On January 9, 2019, the European Banking Authority (EBA) and the European Securities and Markets Authority (ESMA) each published advice on crypto-assets to the European Commission (EC) and the European Union institutions respectively. They report on the applicability and suitability of current EU law to crypto-assets within their respective sphere of regulatory supervision.
Both authorities conclude that crypto-asset related activities are currently relatively limited and do not appear to give rise to implications for financial stability. Having said that, both the EBA and ESMA note that crypto-assets raise challenges for competent authorities and market participants, as there is lack of clarity as to how the regulatory framework applies to such instruments and they identify certain risks and issues which they recommend should be further analysed or taken action on.
Applicability of financial services law
The EBA notes that crypto-assets are not recognised in any of the EU Member States or by the European Central Bank (ECB) as fiat money, deposits or other repayable funds within the meaning of the Capital Requirements Regulation (Regulation (EU) No. 575/2013 – CRR). Additionally, the EBA concludes that there may be cases where, based on its specifics, a crypto-asset qualifies as electronic money and will therefore fall within the scope of 2nd Electronic Money Directive (Directive 2009/110/EC – EMD2). In this case, if a firm carries out a payment service within the meaning of the 2nd Payment Services Directive (Directive 2015/2366/EU – PSD2) with such crypto-assets, this will fall within the scope of PSD2.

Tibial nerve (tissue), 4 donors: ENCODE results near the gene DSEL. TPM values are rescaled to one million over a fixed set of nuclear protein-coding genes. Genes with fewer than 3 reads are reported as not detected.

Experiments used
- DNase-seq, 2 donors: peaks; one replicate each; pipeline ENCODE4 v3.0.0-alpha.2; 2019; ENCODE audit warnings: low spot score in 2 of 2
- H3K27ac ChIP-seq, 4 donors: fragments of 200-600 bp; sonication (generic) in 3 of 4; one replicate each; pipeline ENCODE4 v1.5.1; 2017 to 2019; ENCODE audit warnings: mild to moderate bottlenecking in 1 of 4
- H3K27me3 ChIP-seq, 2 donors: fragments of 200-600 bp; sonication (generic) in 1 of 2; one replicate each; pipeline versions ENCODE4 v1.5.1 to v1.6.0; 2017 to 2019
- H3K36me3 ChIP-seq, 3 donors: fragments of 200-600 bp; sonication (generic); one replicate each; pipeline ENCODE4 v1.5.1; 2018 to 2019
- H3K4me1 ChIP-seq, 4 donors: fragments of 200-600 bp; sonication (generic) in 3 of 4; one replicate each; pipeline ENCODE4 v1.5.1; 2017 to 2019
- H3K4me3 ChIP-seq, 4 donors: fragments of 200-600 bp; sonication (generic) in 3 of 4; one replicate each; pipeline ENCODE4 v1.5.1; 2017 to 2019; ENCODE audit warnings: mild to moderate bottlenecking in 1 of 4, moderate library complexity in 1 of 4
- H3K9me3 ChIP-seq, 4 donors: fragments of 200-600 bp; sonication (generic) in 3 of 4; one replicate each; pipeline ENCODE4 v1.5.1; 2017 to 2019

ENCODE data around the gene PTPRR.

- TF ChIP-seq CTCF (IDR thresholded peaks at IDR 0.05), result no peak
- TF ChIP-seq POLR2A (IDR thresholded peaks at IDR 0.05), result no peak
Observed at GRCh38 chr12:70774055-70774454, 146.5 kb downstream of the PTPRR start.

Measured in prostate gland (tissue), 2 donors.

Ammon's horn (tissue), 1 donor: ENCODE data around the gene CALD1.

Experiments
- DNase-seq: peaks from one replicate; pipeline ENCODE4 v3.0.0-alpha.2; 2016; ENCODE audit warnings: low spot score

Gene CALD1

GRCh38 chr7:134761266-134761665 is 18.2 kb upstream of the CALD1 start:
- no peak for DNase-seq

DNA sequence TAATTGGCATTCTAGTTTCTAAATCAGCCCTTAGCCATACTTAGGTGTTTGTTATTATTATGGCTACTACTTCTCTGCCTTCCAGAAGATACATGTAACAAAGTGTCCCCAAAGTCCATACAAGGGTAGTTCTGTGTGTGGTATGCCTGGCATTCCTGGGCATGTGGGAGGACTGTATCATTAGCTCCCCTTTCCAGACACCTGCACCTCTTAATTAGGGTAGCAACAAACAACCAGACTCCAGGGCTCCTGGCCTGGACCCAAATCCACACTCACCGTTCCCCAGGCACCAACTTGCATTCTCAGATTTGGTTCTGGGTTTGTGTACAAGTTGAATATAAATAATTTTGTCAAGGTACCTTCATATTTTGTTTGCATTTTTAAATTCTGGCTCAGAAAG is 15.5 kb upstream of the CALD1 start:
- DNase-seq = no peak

The EBA notes that where regulated financial institutions carry out crypto-asset activities, the competent authorities hold a range of robust supervisory powers that can be applied effectively to mitigate risks (as such activities qualify as other business activities for which a regulated entity must have appropriate arrangements in place to mitigate the operational and reputational risks involved). However, when it comes to the existing prudential framework (including the relevant capital and liquidity requirements), the EBA notes that there is currently no specific Pillar 2 treatment for crypto-assets, which the competent authorities may be required to impose. There may also be a need to clarify the appropriate accounting treatment of crypto-assets, which may have an impact on the consequential prudential treatment under current EU law (e.g. CRR). In this respect, EBA notes that it is actively engaged in the work that the Basel Committee on Banking Supervision is currently taking forward to clarify the prudential treatment of banks' exposure to the holding of crypto-assets. In the meantime, competent authorities are advised to adopt a conservative prudential approach and EBA recommends that the European Commission take steps where possible to promote consistency in the accounting treatment of crypto-assets.